Manitoba Travel Guide
Manitoba © Tony Hisgett
Bordered by Ontario to the east, Saskatchewan to the west and the US to the south, the province of Manitoba is located on the stunningly beautiful and evocative Canadian Prairies. It's a predominantly agricultural region, but is steeped in history and culture, with locals and visitors enjoying an active outdoor lifestyle centred on fishing, hiking and wildlife viewing.
Manitoba's capital and largest city, Winnipeg is a fantastic place to explore and is located close to its eponymous lake, one of the largest freshwater lakes in the world. Those travellers keen to explore beyond the city's limits will be pleased to know that greater Manitoba boasts incredible natural splendour, a rich cultural history and a number of exciting attractions.
The province is believed to have been first inhabited shortly after the last glaciers melted away, as a large amount of boulder mosaics and medicine wheels can be found near Turtle Mountain in the southwest. North American aboriginals went on to inhabit the land before Henry Hudson sailed into what is now known as Hudson Bay in 1611.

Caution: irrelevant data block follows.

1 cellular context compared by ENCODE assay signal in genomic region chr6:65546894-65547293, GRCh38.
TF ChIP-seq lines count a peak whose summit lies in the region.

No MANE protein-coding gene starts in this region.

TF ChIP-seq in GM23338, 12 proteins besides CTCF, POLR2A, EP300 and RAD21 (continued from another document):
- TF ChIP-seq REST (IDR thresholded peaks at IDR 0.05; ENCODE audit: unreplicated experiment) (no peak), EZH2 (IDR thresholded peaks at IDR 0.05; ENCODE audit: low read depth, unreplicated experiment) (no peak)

The winter months in Manitoba provide perfect conditions for tobogganing, skating and snowmobiling, although heavy snowstorms are common and those unfamiliar with the terrain should beware of plummeting temperatures, which can drop as low as -40°F (-40°C). On the other hand, Manitoba compensates with equally extreme summers and plenty of sunshine year round.
Along with trips out to Oak Hammock Marsh, summer in Manitoba sees visitors spotting polar bears and beluga whales in Churchill, black bear and bison in Riding Mountain National Park and moose in Hecla-Grindstone Provincial Park.
All in all, fascinating Manitoba is a nature lover's paradise.
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